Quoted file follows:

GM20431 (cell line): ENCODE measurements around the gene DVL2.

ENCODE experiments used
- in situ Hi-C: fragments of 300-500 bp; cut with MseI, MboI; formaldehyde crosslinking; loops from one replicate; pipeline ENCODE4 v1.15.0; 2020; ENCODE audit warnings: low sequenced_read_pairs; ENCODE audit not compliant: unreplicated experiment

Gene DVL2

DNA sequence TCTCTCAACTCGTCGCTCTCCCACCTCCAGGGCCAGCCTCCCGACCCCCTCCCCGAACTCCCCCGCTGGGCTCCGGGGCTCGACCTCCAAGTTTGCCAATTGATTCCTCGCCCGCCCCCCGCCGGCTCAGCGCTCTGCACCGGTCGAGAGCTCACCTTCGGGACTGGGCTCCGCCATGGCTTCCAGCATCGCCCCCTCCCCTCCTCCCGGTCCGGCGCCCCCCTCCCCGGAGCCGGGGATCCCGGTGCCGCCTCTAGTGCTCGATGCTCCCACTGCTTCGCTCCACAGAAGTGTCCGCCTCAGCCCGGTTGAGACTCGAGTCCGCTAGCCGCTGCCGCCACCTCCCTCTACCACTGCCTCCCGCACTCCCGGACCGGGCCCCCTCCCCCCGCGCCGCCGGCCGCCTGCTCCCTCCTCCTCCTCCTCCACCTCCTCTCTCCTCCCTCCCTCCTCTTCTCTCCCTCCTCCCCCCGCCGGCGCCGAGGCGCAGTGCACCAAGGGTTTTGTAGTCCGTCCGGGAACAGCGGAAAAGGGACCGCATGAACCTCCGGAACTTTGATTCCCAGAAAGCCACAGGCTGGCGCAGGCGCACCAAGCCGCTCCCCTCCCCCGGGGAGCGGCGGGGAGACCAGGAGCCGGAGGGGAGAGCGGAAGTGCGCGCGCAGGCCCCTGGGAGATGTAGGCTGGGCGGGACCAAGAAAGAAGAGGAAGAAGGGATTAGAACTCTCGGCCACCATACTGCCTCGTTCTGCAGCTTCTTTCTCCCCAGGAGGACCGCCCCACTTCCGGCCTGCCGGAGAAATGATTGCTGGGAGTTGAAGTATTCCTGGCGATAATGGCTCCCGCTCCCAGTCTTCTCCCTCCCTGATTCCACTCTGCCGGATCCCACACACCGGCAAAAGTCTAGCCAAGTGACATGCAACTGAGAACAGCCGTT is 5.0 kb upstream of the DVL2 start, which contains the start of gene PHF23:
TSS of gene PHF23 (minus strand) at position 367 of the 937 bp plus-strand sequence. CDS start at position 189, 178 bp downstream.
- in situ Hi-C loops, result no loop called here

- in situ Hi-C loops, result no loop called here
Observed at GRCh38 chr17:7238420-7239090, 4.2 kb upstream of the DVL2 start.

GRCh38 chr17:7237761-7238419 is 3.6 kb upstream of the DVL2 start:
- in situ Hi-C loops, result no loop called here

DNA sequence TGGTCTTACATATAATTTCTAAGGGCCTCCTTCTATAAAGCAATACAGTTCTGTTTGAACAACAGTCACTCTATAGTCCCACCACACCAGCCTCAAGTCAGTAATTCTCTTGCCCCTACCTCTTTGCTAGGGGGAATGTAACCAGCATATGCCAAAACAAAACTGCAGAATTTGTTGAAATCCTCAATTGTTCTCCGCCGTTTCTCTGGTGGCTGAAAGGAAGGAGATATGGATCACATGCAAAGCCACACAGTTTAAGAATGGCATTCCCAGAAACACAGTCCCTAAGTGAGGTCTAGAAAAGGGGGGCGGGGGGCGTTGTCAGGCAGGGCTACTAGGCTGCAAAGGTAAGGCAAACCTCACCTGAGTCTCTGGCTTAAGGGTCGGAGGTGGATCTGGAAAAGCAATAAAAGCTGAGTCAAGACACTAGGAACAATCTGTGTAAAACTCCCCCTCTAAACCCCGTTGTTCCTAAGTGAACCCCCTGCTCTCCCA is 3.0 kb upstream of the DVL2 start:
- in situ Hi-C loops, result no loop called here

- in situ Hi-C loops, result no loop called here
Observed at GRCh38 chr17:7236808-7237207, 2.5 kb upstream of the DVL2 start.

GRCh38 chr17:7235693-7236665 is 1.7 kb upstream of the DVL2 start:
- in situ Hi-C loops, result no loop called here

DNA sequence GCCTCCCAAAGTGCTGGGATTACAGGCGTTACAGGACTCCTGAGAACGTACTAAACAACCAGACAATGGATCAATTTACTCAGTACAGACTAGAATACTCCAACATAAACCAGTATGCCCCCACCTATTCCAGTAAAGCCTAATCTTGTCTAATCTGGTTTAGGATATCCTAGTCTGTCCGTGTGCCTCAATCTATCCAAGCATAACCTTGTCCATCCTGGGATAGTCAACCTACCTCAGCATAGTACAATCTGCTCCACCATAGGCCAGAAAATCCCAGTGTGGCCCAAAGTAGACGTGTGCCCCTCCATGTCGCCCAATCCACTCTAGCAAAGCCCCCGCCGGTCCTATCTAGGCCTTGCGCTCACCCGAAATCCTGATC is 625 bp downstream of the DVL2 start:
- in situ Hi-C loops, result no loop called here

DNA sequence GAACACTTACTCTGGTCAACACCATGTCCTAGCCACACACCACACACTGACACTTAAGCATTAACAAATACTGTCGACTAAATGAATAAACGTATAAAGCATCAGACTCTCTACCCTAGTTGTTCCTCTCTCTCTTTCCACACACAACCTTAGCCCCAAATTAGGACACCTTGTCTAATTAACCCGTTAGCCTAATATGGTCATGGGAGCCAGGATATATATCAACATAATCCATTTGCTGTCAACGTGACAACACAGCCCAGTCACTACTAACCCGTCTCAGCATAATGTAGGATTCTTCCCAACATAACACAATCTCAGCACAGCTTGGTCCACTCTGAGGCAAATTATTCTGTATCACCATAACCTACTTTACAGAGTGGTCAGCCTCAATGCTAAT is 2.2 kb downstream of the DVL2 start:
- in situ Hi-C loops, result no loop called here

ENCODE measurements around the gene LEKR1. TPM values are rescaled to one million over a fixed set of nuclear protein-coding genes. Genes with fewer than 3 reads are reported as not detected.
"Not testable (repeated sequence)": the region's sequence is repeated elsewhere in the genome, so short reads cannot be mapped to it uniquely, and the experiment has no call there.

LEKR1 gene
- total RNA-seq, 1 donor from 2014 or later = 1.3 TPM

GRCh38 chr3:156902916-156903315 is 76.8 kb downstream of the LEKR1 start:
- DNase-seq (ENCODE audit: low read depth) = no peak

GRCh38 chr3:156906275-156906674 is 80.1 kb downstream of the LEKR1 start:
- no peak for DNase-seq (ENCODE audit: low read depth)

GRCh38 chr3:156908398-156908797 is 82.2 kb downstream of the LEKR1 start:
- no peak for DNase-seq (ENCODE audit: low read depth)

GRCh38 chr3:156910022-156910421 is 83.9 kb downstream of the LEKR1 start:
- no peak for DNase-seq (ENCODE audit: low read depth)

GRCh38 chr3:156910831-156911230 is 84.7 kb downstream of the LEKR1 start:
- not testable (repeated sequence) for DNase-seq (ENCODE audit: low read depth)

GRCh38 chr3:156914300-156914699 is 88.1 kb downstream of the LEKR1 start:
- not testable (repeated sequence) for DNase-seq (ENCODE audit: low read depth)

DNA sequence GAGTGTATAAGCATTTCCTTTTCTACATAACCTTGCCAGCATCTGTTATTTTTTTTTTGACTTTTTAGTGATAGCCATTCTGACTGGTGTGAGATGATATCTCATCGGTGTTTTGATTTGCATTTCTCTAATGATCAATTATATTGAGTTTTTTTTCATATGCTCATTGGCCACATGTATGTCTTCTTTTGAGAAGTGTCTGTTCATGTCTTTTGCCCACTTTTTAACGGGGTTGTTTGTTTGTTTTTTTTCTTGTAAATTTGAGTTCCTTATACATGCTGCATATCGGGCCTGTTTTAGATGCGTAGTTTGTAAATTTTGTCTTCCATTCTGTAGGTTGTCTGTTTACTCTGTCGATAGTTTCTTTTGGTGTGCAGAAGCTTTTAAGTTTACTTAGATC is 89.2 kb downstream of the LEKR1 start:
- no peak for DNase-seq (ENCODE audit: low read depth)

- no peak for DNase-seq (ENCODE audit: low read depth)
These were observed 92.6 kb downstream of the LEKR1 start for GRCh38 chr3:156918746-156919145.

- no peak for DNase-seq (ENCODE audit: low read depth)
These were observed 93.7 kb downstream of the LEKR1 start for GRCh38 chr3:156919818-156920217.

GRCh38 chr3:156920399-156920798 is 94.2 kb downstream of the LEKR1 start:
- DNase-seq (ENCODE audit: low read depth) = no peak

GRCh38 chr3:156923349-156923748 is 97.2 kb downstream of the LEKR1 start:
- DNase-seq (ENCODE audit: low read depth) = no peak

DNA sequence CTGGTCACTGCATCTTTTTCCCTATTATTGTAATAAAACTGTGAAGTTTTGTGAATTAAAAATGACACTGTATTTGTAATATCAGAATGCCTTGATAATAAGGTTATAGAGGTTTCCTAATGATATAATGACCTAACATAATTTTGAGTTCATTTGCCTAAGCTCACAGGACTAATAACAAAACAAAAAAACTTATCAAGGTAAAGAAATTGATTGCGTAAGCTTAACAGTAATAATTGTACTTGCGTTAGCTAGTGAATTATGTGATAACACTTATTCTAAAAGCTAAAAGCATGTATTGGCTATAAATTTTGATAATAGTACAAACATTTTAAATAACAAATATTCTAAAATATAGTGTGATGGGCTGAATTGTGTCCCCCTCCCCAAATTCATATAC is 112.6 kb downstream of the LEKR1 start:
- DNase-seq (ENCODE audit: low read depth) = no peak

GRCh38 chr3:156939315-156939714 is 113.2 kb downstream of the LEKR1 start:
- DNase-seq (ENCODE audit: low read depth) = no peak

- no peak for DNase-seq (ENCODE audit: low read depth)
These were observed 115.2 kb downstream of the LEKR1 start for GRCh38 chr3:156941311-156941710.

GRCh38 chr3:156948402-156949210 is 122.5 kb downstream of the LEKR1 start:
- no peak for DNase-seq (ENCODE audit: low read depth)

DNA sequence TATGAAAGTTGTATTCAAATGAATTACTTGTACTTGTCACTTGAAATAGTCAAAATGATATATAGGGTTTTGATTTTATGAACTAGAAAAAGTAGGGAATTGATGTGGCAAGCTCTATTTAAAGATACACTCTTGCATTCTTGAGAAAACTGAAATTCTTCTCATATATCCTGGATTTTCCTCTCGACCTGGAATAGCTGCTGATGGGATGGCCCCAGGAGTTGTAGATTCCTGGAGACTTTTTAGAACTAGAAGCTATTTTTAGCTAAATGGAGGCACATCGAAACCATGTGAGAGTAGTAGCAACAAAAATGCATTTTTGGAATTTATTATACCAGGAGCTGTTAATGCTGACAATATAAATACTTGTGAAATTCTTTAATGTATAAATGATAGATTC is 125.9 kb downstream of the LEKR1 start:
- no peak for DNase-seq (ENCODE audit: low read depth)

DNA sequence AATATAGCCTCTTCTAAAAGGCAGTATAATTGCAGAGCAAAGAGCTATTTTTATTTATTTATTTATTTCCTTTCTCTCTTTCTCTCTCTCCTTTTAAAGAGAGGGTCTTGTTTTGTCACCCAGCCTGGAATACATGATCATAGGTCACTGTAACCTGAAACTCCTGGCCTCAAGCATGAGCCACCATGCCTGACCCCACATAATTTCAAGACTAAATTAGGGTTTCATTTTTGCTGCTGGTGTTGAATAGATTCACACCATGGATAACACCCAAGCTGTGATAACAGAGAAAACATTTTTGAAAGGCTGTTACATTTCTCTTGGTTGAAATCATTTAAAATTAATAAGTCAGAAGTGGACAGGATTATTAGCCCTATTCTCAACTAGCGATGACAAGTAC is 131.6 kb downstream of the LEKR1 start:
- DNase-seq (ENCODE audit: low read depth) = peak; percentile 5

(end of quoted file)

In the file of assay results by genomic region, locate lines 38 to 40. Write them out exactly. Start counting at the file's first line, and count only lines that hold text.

DNA sequence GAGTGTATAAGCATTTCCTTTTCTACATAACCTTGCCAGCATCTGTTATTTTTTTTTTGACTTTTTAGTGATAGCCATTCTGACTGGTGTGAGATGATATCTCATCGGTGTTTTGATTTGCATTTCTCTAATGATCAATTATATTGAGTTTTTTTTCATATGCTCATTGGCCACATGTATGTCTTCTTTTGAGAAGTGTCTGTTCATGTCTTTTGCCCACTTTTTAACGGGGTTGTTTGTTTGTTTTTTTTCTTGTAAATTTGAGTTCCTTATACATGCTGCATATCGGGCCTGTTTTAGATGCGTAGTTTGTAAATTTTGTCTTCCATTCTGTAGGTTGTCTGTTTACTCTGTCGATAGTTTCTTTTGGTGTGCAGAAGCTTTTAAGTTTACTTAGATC is 89.2 kb downstream of the LEKR1 start:
- no peak for DNase-seq (ENCODE audit: low read depth)

- no peak for DNase-seq (ENCODE audit: low read depth)